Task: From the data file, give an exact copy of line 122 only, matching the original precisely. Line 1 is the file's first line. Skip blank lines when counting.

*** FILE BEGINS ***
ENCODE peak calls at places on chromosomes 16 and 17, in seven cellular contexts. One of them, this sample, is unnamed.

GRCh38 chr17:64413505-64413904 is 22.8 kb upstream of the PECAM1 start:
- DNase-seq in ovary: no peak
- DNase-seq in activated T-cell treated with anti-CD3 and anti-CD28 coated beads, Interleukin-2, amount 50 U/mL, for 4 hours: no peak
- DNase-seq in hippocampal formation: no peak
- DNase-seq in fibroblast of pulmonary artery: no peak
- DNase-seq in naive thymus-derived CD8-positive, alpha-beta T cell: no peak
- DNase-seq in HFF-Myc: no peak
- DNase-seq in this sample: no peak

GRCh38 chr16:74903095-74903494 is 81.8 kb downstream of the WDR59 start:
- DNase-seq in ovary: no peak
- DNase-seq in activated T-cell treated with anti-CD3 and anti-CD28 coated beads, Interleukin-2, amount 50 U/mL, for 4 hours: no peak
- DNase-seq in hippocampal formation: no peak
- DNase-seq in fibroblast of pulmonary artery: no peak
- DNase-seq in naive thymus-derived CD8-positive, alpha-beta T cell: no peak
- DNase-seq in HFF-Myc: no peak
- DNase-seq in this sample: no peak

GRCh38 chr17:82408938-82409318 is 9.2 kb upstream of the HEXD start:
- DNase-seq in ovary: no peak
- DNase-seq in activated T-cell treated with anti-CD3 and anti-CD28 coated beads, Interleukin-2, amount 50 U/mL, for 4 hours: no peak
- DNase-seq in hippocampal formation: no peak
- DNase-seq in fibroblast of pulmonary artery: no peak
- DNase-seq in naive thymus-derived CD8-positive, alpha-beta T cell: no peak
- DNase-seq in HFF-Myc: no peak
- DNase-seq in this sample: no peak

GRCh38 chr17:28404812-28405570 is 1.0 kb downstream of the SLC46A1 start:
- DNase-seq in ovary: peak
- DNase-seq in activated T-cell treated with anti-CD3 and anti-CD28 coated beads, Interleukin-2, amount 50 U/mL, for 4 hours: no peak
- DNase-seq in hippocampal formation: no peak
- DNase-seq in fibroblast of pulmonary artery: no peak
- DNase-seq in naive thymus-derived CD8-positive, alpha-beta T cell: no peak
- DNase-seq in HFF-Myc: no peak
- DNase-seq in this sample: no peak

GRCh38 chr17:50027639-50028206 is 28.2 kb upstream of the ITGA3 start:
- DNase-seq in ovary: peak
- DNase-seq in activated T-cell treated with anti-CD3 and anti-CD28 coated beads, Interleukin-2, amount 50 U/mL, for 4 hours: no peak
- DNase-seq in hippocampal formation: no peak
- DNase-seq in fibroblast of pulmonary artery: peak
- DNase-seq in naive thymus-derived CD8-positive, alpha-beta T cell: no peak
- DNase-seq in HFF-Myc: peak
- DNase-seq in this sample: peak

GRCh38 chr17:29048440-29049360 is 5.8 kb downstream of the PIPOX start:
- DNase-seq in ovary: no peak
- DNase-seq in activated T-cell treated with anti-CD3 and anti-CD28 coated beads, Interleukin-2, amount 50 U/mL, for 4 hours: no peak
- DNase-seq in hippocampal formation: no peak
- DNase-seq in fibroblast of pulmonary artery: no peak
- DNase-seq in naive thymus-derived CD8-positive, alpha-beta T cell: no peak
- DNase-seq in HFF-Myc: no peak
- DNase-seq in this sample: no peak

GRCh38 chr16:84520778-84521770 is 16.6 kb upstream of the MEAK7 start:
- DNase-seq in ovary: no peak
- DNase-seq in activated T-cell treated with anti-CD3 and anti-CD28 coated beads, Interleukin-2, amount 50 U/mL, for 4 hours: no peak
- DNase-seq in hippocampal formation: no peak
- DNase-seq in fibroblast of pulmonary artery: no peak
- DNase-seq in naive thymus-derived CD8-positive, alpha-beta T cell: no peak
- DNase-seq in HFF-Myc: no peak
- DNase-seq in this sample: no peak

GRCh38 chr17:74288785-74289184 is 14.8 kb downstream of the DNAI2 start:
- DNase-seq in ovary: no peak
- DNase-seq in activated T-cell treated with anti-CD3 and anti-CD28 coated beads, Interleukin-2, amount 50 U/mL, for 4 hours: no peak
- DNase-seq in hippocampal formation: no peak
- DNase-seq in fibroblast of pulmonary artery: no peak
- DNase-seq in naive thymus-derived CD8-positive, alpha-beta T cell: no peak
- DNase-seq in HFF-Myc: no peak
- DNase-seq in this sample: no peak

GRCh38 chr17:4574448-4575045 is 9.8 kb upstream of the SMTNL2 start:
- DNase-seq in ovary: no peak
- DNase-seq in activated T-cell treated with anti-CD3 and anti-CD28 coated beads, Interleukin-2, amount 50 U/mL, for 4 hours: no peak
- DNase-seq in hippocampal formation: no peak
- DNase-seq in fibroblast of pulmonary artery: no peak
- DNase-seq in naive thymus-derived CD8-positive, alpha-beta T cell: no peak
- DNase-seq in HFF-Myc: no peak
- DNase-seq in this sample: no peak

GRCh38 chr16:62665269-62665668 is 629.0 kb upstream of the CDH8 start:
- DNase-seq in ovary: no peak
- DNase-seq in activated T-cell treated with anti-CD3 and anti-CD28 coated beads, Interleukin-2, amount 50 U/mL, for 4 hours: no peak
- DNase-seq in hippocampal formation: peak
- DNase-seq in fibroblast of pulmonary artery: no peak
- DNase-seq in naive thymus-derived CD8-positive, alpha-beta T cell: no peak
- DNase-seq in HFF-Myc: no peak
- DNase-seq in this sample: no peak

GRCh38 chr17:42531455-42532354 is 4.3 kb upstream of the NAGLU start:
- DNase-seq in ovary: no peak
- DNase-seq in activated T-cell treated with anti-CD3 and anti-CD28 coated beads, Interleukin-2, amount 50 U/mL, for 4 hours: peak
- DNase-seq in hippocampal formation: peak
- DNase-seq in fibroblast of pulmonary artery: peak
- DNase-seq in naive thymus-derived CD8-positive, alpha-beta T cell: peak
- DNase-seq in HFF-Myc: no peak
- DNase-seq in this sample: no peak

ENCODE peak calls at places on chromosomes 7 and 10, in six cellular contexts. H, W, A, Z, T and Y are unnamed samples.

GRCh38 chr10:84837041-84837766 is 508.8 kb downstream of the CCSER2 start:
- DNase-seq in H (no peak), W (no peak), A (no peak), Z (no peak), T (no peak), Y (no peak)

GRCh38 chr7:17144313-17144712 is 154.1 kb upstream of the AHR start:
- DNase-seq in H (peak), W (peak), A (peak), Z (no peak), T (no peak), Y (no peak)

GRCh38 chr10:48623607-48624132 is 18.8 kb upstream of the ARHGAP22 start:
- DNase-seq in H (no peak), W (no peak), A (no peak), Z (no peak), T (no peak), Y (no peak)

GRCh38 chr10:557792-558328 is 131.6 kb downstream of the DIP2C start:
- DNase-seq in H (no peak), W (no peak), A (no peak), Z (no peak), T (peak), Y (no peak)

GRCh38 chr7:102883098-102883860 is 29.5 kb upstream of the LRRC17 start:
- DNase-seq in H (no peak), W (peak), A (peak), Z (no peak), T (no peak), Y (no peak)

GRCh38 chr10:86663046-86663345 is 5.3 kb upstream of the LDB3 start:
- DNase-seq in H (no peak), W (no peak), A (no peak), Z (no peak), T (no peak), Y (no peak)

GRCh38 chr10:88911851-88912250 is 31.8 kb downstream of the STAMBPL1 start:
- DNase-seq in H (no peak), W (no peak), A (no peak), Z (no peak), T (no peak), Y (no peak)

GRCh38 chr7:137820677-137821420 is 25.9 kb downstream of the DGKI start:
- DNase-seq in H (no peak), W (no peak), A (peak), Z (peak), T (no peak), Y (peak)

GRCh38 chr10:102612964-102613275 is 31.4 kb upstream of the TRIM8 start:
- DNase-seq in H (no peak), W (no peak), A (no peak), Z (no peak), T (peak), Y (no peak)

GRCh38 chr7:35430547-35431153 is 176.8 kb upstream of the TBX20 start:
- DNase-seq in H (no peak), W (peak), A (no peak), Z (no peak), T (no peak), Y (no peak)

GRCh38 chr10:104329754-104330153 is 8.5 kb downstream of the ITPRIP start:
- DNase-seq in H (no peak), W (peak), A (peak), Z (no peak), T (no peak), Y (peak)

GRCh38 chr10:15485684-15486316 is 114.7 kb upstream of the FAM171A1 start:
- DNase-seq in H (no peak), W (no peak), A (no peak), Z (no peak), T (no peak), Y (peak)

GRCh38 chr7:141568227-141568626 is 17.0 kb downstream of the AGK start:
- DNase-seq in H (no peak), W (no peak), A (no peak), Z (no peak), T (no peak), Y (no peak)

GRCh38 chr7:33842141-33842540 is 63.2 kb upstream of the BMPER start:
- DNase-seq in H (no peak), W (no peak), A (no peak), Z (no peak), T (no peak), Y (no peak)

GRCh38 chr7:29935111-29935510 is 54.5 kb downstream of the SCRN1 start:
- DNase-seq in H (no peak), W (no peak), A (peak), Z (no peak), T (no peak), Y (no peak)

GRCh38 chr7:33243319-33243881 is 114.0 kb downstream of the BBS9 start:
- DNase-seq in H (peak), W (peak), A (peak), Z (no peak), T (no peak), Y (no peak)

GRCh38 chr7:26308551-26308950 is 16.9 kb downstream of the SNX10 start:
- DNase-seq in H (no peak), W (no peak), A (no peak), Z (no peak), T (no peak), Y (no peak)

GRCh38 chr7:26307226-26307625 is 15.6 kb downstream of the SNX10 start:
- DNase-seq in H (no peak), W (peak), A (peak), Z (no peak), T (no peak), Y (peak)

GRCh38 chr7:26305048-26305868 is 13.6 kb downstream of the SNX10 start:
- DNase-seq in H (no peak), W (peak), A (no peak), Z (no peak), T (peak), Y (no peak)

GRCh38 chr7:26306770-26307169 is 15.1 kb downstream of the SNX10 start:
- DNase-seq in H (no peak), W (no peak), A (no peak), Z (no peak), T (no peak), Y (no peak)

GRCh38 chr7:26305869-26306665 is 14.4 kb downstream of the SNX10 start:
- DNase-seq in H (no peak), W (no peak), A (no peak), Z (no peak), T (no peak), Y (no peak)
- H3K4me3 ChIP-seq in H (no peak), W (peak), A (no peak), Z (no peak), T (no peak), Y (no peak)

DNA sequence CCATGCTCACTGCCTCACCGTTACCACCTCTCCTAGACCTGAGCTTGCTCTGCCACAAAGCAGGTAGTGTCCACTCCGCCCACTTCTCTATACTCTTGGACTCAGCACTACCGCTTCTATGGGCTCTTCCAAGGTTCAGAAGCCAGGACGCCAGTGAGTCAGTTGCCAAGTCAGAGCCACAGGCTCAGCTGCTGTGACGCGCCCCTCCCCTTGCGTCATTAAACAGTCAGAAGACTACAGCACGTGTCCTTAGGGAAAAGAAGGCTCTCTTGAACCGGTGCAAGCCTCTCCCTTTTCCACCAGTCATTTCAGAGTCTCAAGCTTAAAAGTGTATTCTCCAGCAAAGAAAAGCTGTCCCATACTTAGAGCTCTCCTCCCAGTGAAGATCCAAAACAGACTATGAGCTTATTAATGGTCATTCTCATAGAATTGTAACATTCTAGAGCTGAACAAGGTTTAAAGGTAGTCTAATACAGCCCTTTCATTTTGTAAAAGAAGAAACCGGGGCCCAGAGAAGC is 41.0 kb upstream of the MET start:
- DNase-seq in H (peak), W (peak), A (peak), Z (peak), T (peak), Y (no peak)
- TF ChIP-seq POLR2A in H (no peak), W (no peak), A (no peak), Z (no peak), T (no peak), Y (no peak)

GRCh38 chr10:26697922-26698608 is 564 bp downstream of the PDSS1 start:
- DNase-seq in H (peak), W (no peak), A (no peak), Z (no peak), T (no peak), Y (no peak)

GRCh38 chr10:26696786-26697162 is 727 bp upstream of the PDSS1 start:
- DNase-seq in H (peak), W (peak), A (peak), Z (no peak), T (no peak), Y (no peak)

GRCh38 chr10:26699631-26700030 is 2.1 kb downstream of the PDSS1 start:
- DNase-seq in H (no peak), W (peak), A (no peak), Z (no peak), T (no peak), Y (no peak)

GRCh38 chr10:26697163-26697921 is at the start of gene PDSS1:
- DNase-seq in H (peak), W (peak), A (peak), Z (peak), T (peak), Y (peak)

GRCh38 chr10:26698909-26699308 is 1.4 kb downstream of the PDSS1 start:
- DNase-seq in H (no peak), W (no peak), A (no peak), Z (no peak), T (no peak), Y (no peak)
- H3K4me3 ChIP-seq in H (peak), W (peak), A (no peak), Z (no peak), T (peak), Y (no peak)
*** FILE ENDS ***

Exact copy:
- DNase-seq in H (peak), W (peak), A (peak), Z (no peak), T (no peak), Y (no peak)